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How can I become a competitive applicat for GEM?

Hi,

I am currently in sixth form studying BTEC Applied Science L3 Diploma alongside A-Level Sociology, I do not have the best GCSE results ranging from 4-6 and would love to do medicine for my further studies. I have came to terms with the fact that with the course of education I have taken and with my GCSE results combined, i will not be a successful applicant but I have been looking into GEM.

I am looking at using an Adult Nursing degree to be a step up into GEM mainly because most universities will accept my qualifications.

What I am wandering is what can I do to make myself look like a successful application when I come to applying to GEM?
What can I do now to help me get into GEM?
Should I focus on getting into the nursing degree (i.e. focus my work experience shadowing a doctor or nurse)?

Hope to hear soon,
Thanks.
Hey there, thanks for posting a question in the Medicine forum. :biggrin:

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Megathreads
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The "Which Medical School Should I Apply To?" Uberthread
The Ultimate 'Am I Good Enough For Medicine?' Angst Thread
Medicine A-Level subjects queries
Work Experience and Voluntary Work

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Official Undergraduate Medicine 2023 Entry
Graduate Entry Medicine 2023 Entry
Medicine 2023 entry for resit / retake / gap year applicants
A100 Medicine for International Students 2023 Entry
Medicine Interview discussion 2023 Entry
2023 entry A100 / A101 Medicine fastest and slowest offer senders
Index of Individual Medical School Applicants' threads 2023 Entry

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UCAT 2024 Entry Discussions Megathread

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GCSE Requirements for Medicine
Everything you need to know about the BMAT
Work Experience as a Graduate or Mature student
Medicine Personal Statement Advice
Medicine Personal Statement Advice (Graduate Entry)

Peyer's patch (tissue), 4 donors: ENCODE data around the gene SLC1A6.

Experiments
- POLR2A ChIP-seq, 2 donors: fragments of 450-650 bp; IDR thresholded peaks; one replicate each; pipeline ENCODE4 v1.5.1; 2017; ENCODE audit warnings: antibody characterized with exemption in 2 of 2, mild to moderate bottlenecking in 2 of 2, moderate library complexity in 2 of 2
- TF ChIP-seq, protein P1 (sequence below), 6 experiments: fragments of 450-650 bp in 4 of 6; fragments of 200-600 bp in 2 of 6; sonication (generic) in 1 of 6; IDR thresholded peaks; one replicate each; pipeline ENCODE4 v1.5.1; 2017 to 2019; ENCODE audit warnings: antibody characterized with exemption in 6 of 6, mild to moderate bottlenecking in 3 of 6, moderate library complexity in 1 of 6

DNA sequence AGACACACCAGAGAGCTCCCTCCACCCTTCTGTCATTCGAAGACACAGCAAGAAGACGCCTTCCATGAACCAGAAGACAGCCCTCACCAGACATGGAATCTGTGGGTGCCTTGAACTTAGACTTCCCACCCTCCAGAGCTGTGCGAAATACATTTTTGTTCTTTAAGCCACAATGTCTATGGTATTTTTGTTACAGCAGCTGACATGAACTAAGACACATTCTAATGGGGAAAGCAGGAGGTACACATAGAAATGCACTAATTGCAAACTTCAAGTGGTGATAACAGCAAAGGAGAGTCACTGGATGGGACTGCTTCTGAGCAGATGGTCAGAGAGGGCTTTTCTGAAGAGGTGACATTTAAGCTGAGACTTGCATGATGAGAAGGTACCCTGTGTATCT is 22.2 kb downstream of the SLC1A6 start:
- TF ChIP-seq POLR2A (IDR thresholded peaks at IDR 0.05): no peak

Interview Frequently Asked Questions
MMI Medicine Interview Tips
What to do after an unsuccessful first application

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You need to contact your chosen institutions of choice to see what they will and will not accept as entry requirements. A single A level will not be enough and I don't know if they accept a BTEC.

If you complete a nursing degree you will find studying a second time around harder because of the financial implications as student finance is different for studying a course of equivalent level a second time.

Nursing is a very different qualification to medicine, I am not sure completing one will necessarily relate to the other or vice-versa nor give you automatic entry to either.
Hi there!

GEM courses prefer for you to get a 2:1, and this can be any degree, but they prefer something healthcare related, such as nursing. You also would have an advantage by working in healthcare as part of your placements, so that's one aspect. If you study nursing, you need to complete 2300 hours of placement by the end of the degree.

If you studied nursing, there are some differences, but you could request to spend some spoke visits with doctors, and could get a feel for the career, and also spend time with medical students, who are a great source of knowledge.

Good luck!

Nat
LJMU Student Nurse and Ambassador
Reply 4
Many med schools require a life science degree for GEM and nursing does not qualify for this. There are no standard GEM courses that prefer healthcare-related degrees, that I am aware of, though there are courses for those already working in healthcare